Australia: AS1210 is a standard based on ASME design requirements. It calls for additional hydrostatic testing. Accumulators must be tested at 1.5 times the design pressure for 30 min, plus an additional 1 min/mm of the shell/vessel thickness. All accumulators must be tested per AS1210 requirements and be marked with the certification number for use in Australia.
Brazil: Regulatory Rule NR-13 establishes minimum conditions for installation, operation, maintenance, and inspection of pressure vessels and boilers in Brazil. Both ASME and PED are acceptable codes, but ASME designs are more prevalent. When NR-13 is required, engineers can submit a technical file to Brazilian Registered Engineers (BRE) for approval. After approval, BRE will inspect the vessel at the installation. This could also include hydrostatic testing.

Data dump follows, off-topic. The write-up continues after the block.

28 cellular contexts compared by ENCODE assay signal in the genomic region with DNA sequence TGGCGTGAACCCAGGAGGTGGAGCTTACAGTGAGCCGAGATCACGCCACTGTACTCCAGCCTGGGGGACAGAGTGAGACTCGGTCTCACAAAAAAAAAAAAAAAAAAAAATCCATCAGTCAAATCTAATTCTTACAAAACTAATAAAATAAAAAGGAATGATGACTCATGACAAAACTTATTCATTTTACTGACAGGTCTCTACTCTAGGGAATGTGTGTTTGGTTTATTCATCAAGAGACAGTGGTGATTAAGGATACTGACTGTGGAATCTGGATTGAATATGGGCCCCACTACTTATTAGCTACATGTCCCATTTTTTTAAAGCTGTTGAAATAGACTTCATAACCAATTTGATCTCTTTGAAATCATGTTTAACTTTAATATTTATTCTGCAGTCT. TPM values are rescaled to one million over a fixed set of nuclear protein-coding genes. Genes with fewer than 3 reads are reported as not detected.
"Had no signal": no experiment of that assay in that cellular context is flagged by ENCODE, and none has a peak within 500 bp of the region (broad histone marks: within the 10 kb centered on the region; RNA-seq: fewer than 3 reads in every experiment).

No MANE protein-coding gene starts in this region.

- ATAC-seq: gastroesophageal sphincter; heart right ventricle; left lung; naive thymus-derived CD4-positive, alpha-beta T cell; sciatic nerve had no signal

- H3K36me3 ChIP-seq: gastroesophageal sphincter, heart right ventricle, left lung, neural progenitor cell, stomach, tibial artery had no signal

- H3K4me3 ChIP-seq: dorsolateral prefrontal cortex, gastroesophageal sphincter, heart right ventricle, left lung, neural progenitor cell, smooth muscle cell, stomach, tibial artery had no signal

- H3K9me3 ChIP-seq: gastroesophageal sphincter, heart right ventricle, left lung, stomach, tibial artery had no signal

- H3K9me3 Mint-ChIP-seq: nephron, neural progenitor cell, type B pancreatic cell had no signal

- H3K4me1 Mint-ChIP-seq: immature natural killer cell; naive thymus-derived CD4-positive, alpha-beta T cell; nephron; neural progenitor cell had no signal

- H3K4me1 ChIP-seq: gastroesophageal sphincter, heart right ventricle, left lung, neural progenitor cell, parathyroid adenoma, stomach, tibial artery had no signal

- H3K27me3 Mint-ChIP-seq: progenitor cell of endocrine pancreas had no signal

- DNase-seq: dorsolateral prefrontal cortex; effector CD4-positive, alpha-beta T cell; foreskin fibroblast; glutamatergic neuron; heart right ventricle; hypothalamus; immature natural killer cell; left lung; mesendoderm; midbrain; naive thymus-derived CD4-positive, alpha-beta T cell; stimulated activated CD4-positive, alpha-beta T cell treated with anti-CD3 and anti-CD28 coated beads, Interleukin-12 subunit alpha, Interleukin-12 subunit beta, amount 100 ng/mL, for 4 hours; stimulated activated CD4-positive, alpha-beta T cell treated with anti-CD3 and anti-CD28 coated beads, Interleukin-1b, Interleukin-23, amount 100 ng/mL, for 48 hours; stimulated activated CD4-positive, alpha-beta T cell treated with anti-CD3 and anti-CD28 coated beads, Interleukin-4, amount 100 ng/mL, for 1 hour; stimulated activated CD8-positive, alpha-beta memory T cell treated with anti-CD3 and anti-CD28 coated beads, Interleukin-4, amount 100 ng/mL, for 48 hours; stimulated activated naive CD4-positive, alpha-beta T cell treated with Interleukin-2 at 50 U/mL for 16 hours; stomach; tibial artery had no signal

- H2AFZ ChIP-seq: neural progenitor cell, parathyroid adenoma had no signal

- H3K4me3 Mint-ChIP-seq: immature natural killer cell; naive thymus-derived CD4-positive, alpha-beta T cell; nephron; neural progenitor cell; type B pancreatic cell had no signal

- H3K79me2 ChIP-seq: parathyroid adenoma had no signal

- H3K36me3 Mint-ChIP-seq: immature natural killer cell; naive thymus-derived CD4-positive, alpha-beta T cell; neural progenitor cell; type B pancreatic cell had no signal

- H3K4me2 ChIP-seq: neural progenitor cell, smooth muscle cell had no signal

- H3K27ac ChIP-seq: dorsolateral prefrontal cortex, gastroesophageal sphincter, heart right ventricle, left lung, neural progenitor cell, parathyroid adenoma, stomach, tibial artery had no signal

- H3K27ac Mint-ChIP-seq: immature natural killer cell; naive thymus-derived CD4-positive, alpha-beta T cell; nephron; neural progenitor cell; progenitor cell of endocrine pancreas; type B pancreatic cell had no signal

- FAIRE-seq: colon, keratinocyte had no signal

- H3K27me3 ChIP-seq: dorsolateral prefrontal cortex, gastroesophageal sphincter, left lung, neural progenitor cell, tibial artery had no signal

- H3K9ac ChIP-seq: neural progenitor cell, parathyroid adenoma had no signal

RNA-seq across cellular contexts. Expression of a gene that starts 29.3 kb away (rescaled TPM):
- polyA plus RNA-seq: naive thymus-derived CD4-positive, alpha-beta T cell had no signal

Canada: Canadian Registration Numbers (CRN) can be obtained by making an accumulator from ASME-certified material using ASME design standards, and then applying for the registration number. Each province has its own registration number, thus the final destination of the accumulator must be known. Some provinces accept alternative design codes like PED for specific markets such as farming and mining.
China: Accumulators shipped to China must be approved by the Special Equipment Licensing Office (SELO). SELO is based on ASME and PED standards. A complete audit is required and it starts with a proposal to receive Chinese certification. After that document is reviewed, test samples must be submitted. Once the test pieces are approved, inspectors conduct an audit at the accumulator manufacturing facility and review the documented quality-control manual. Further, they examine and review the heat codes and material traceability process. With Chinese approval, a manufacturing license is then issued. Additionally, paperwork before and after the purchase of the accumulator must be submitted to China for tracking purposes.